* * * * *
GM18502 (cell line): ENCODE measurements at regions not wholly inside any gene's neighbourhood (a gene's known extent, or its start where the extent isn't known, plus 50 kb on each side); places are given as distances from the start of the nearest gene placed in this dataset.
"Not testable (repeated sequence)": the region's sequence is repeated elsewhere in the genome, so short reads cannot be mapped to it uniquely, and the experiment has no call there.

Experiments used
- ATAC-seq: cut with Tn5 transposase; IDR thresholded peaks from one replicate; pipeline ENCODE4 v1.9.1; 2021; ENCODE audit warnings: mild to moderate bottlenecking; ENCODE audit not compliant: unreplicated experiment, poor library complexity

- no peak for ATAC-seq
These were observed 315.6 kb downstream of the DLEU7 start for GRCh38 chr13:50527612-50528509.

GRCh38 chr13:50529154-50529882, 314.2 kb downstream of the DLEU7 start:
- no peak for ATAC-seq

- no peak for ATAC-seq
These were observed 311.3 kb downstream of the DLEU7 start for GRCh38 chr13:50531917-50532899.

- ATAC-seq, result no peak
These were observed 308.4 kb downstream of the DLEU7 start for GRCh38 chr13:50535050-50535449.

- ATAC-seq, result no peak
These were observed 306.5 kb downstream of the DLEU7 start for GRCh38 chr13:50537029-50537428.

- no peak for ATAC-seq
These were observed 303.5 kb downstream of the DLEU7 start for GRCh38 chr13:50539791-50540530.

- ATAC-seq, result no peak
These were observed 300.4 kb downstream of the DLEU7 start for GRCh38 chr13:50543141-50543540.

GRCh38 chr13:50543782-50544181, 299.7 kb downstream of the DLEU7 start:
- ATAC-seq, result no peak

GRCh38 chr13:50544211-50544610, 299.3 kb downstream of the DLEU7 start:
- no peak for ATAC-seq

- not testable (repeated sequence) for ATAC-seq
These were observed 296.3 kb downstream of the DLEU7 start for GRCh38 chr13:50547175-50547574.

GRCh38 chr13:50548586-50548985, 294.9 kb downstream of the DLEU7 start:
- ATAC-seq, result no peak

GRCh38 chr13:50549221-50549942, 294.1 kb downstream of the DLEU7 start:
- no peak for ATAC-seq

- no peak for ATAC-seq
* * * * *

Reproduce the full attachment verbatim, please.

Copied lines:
GM18502 (cell line): ENCODE measurements at regions not wholly inside any gene's neighbourhood (a gene's known extent, or its start where the extent isn't known, plus 50 kb on each side); places are given as distances from the start of the nearest gene placed in this dataset.
"Not testable (repeated sequence)": the region's sequence is repeated elsewhere in the genome, so short reads cannot be mapped to it uniquely, and the experiment has no call there.

Experiments used
- ATAC-seq: cut with Tn5 transposase; IDR thresholded peaks from one replicate; pipeline ENCODE4 v1.9.1; 2021; ENCODE audit warnings: mild to moderate bottlenecking; ENCODE audit not compliant: unreplicated experiment, poor library complexity

- no peak for ATAC-seq
These were observed 315.6 kb downstream of the DLEU7 start for GRCh38 chr13:50527612-50528509.

GRCh38 chr13:50529154-50529882, 314.2 kb downstream of the DLEU7 start:
- no peak for ATAC-seq

- no peak for ATAC-seq
These were observed 311.3 kb downstream of the DLEU7 start for GRCh38 chr13:50531917-50532899.

- ATAC-seq, result no peak
These were observed 308.4 kb downstream of the DLEU7 start for GRCh38 chr13:50535050-50535449.

- ATAC-seq, result no peak
These were observed 306.5 kb downstream of the DLEU7 start for GRCh38 chr13:50537029-50537428.

- no peak for ATAC-seq
These were observed 303.5 kb downstream of the DLEU7 start for GRCh38 chr13:50539791-50540530.

- ATAC-seq, result no peak
These were observed 300.4 kb downstream of the DLEU7 start for GRCh38 chr13:50543141-50543540.

GRCh38 chr13:50543782-50544181, 299.7 kb downstream of the DLEU7 start:
- ATAC-seq, result no peak

GRCh38 chr13:50544211-50544610, 299.3 kb downstream of the DLEU7 start:
- no peak for ATAC-seq

- not testable (repeated sequence) for ATAC-seq
These were observed 296.3 kb downstream of the DLEU7 start for GRCh38 chr13:50547175-50547574.

GRCh38 chr13:50548586-50548985, 294.9 kb downstream of the DLEU7 start:
- ATAC-seq, result no peak

GRCh38 chr13:50549221-50549942, 294.1 kb downstream of the DLEU7 start:
- no peak for ATAC-seq

- no peak for ATAC-seq